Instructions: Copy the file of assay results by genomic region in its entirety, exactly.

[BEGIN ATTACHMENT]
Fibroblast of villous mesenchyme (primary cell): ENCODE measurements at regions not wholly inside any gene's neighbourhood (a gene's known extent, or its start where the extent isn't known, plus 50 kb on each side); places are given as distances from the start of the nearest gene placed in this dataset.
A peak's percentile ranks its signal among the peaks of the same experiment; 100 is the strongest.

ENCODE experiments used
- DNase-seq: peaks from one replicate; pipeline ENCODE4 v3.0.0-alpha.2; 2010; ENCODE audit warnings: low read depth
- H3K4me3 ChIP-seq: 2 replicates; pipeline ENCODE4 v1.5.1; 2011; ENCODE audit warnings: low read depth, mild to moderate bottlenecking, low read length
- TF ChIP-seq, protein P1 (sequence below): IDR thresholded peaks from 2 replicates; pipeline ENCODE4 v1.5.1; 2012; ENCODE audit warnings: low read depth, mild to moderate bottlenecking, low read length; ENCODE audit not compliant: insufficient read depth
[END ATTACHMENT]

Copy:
Fibroblast of villous mesenchyme (primary cell): ENCODE measurements at regions not wholly inside any gene's neighbourhood (a gene's known extent, or its start where the extent isn't known, plus 50 kb on each side); places are given as distances from the start of the nearest gene placed in this dataset.
A peak's percentile ranks its signal among the peaks of the same experiment; 100 is the strongest.

ENCODE experiments used
- DNase-seq: peaks from one replicate; pipeline ENCODE4 v3.0.0-alpha.2; 2010; ENCODE audit warnings: low read depth
- H3K4me3 ChIP-seq: 2 replicates; pipeline ENCODE4 v1.5.1; 2011; ENCODE audit warnings: low read depth, mild to moderate bottlenecking, low read length
- TF ChIP-seq, protein P1 (sequence below): IDR thresholded peaks from 2 replicates; pipeline ENCODE4 v1.5.1; 2012; ENCODE audit warnings: low read depth, mild to moderate bottlenecking, low read length; ENCODE audit not compliant: insufficient read depth